After unfurling banners, standing sculptures and counting down legends to honor their 50th season, the Cincinnati Bengals will finally get to hit the field, and an opponent, at 7:30 p.m. Friday when they face the Tampa Bay Buccaneers in both teams’ preseason opener.
Other than a couple of goal-line plays, the Bengals haven’t done any live tackling through the first 11 days of camp, which is a far cry from the spirited joint practices the team held with the Minnesota Vikings in 2016, New York Giants in 2015 and Atlanta Falcons in 2013.
How that lack of physicality will affect the team is worth keeping an eye on Friday night, as are these six other things:
As explosive as rookie running back Joe Mixon has looked in training camp, he hasn’t had anyone actually try to tackle him yet.
With Jeremy Hill and the starters likely to see limited action and Giovani Bernard a good bet to sit out, Mixon should get plenty of chances to demonstrate his ability to make defenders miss rather than simply running away from them.
Using recent history as a guideline, Mixon could record double-digit touches. Hill shared the team high with six carries in his first preseason game as a rookie in 2014, and Bernard had a team-high 10 rushes to go along with five targets and three receptions in the 2013 preseason opener.
Head coach Marvin Lewis was asked Wednesday what has impressed him the most about Mixon thus far.
“His personality, his work ethic, how he comes and approaches practice every day,” Lewis said. “From the very first rookie camp here in Cincinnati, you felt that, but you aren’t sure because it’s a very limited exposure.
“Now that’s a day-to-day thing with the ups and downs in camp — being tired, being asked to run and finish every play,” Lewis added. “He likes to do that. He likes to run down that field like he is scoring a touchdown, and we are going to give him a lot of opportunities to do that.”
Mixon may lead the team in oohs, aahs and cheers from the fans thus far in camp, but there’s another rookie giving him a run for the label of “most impressive.”
The biggest question surrounding fourth-round pick Carl Lawson is whether he’s actually that good or the offensive line is that bad. The fourth-round pick has been beating whichever tackle he goes against when he lines up at defensive end, and he’s coming along when it comes to playing as a stand-up linebacker, the position the Bengals are listing him at on their roster.
It will be interesting to see if the Bengals give Lawson some snaps while the Buccaneers have their first-string offensive line in the game. But the real show could come when Lawson takes aim at the Tampa Bay reserves. Backup quarterback Ryan Fitzpatrick, the former Bengal, may get to know Lawson better than he would like.
O-line or Oh, line
The biggest question coming into the offseason, and later training camp, was the offensive line, and so far it’s yet to be answered.
Young tackles Cedric Ogbuehi and Jake Fisher have looked good at times, and they have struggled at times. But that kind of inconsistency cannot continue if the Bengals want to find their way back to the postseason in 2017.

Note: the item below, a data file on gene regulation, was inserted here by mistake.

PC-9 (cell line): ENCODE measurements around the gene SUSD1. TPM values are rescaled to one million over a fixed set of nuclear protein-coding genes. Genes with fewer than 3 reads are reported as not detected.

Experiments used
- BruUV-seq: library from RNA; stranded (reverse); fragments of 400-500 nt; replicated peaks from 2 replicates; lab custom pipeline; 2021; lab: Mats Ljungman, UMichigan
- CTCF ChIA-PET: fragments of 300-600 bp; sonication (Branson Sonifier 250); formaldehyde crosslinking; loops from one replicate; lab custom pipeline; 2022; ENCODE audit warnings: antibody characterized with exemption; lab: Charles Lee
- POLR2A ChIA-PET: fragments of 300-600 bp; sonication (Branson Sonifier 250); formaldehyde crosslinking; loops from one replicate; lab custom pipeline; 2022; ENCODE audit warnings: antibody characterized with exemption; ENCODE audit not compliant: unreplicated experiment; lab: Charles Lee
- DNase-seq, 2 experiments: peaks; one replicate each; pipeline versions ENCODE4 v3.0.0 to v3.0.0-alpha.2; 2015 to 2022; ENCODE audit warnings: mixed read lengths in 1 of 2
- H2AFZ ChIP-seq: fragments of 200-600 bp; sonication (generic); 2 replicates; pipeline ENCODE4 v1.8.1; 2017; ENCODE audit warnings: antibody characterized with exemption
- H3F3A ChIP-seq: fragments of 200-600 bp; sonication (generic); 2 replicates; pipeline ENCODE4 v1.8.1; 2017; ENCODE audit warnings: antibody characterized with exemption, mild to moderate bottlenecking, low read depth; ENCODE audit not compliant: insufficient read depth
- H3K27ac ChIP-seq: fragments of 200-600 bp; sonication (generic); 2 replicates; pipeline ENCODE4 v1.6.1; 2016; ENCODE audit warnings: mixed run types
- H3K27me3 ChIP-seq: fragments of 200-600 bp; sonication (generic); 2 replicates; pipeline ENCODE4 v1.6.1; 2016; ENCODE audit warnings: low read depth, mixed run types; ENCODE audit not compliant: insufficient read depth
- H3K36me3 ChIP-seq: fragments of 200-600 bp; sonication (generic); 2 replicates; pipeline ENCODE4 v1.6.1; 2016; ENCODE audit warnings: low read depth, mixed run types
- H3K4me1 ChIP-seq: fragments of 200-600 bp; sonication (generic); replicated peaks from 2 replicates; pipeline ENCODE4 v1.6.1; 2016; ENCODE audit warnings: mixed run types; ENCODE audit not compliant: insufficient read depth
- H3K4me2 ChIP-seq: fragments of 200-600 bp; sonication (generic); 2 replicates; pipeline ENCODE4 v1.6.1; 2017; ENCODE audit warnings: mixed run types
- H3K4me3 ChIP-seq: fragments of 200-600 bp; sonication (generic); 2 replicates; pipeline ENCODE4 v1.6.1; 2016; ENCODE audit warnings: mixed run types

In addition to the tackles, keep an eye on Trey Hopkins, who is pushing Andre Smith for the starting job at right guard. Smith has been slowed by an arm injury, so Hopkins, who has appeared in one game in three years with the team, could get some needed additional reps.
It’s going to be a limited sample size for the starters Friday night, but how Ogbuehi and Fisher – and the offensive line as a whole – perform against a solid Tampa Bay defense could be one of the biggest story lines to come out of the opener.
Whether it’s due to his disappointment of not being traded in the offseason to someplace where he can start or simple rust from not throwing a meaningful pass since the wild-card loss to Pittsburgh at the end of the 2015 season, backup quarterback AJ McCarron has struggled through the first part of camp.
“He’s had his ups and downs,” offensive coordinator Ken Zampese said. “He’s working through it. I’m sure he’ll come out the other side.”
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Asked if his inconsistency can be attributed to rust, Zampese scoffed at the notion.
“No. The expectations are way higher than where it’s been,” he said. “He’s got to catch up to the expectations set for him. And he will.
McCarron should get the majority of the snaps, with Dalton probably only slated to play one series, maybe two, and third-stringer Jeff Driskel likely to handle the final few drives.
Even though the Bengals have made it clear they value the insurance McCarron provides, if he can string together some solid outings in August, it could drive up his value and lead a team in need of a quarterback to sweeten its offer.
You have to believe rookie fifth-rounder Jake Elliott has the inside track after becoming the second kicker the Bengals have drafted in Lewis’ 15 years as coach, but Randy Bullock has had the more reliable leg thus far.
Elliott bounced back from missing a 52-yarder and an extra point in last week’s scrimmage to hit from 39 and 51. But now that the games are starting, he can’t afford to miss many more.
Lewis wouldn’t comment on how long the starters will play because he said the decision hasn’t been made.
He has an idea, but it could change if he doesn’t see the type of sharp, crisp play he expects.
“We better see it, or they might get a little winded,” he laughed. “It’s happened before.”
Lewis also said a few regulars will set out the opener while declining to name them. Running back Giovani Bernard, guard Andre Smith and wide receiver John Ross are likely to be among them.